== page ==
“This is how the Holy moves through me, in the intricate interplay of muscle and spin, the exhilarating physicality of body and wheel, the rare promise of a wide-open space, the unabashed exhilaration of a dance floor, where wing can finally unfurl.” ~ Rabbi Julia Watts Belser
In the clash and confusion of stories; in the tangled intersection of the accounts of our lives, we receive both our roots and our wings. Stories grant us a sense of belonging that ground our identity within our “tribe.” Diverse stories can also provide the framework from which to critique any well-intentioned errors or inadvertent prejudices we may hold. To learn in this way, we must encounter others’ accounts as strange new friends rather than as threats to our sense of belonging.
As a temporarily able-bodied, straight Christian man, the perspectives that Julia Watts Belser shares on Judeo- Christian Scripture – as a self-identified feminist, queer, disabled bi-sexual Jew – crash into my own with resounding force. I enter worlds not my own, accounts not of my own making. In processing these words, I am changed; I grow, I become.
Throughout the past five years, I have attended the annual Summer Institute on Theology and Disability held in various cities across North America. This conference is an opportunity for people who experience disabilities, advocates, theologians, and practitioners from diverse backgrounds to come together and consider the intersection of faith and disability. It was in 2015 that Julia’s storytelling first unsettled my reading of sacred stories.
In the book of Ezekiel, the prophet speaks of the glory of the Lord displayed through a bizarre melding of flashing fire, gleaming metal, and four uncanny creatures with human and animal likenesses. These creatures have human faces and wings. They are carried along wherever God’s spirit goes. Ezekiel describes a vast chariot with each wheel “being as it were a wheel within a wheel.” Indeed, the “spirit of the living creatures was in the wheels” (Ezekiel 1:4-28, ESV).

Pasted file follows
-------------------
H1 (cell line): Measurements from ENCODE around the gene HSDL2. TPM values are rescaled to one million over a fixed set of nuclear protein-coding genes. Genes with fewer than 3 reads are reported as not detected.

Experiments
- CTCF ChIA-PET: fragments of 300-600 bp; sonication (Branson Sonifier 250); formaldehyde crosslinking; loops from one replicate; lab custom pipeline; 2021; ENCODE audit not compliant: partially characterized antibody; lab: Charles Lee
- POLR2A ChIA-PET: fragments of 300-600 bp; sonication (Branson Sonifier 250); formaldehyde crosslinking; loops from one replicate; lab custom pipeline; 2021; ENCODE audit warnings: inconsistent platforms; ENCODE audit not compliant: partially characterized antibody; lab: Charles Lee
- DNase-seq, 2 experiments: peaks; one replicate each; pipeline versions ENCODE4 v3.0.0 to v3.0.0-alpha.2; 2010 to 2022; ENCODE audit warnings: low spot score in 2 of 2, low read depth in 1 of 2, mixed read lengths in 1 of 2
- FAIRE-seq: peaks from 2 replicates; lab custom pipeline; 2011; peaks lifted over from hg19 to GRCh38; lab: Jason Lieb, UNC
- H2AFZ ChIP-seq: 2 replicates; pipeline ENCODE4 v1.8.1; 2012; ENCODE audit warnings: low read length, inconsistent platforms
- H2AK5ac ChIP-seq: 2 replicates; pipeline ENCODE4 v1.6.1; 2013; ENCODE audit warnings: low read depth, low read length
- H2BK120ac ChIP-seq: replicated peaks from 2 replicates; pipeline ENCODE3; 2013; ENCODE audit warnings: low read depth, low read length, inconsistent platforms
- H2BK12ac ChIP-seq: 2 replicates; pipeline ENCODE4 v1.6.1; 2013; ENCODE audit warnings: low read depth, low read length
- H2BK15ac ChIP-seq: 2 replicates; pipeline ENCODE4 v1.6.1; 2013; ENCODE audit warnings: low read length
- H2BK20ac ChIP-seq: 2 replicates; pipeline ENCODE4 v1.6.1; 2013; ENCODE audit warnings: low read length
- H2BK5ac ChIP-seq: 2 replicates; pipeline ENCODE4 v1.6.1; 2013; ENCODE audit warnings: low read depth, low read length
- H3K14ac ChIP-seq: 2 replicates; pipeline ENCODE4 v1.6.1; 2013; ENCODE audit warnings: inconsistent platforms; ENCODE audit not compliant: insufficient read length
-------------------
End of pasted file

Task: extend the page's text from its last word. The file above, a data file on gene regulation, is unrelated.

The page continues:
We may be tempted to pass quietly by such weird and wonderful accounts in Scripture. We seek, instead, passages that are familiar and comfortable like intimate friends or well-worn shoes. In passing by these stranger-stories, little do we realize that we bypass opportunities to behold God and neighbour in new guise. Belser herself found little inspiration in Ezekiel’s passage until one Shavuot (also known as the Feast of Weeks) when she exclaims, “Ezekiel’s vision split open my imagination. Hearing those words chanted, I felt a jolt of recognition, an intimate familiarity. I thought: God has wheels!” As a wheelchair user, Belser delights in her intimacy and interaction with her chair. It is her wheels that give her body wings. In the “exhilarating physicality” of intertwining muscle and steel, Belser is poised to experience divine creation in ever-expanding ways.
Through Belser’s reflection, Ezekiel’s words take on new significance for me. I apprehend the communion and intimacy of the divine in a profound way; as the swirling together of form and mystery and revelatory grace.
Belser’s words carry my spirit into a world I could not have even glimpsed previously: the beauty, intimacy, and delight one’s body may find in close union with assistive devices.
Earlier this summer, at the 2018 Institute in Raleigh, North Carolina, Belser again disrupted my notion of normalcy and obliviousness to nuance. In a sizeable air-conditioned room impervious to the hot North Carolina sun, Belser unpacked the Biblical account of Jacob wrestling with the angel (or God) in Genesis 32:22-32. Jacob’s, too, is a strange tale. A man wrestles with Jacob through the night, until the break of day. Seeing that he will not emerge victorious, the man touches Jacob’s hip and throws it out of joint. Jacob realizes that he is not wrestling with mere man, or an angel, but with God. He refuses to release his adversary until he is blessed: “Your name shall no longer be called Jacob, but Israel [meaning “he strives with God”], for you have striven with God and with men, and have prevailed” (Genesis 32:28, ESV). Again, my temptation is to gloss over the difficult questions in this encounter.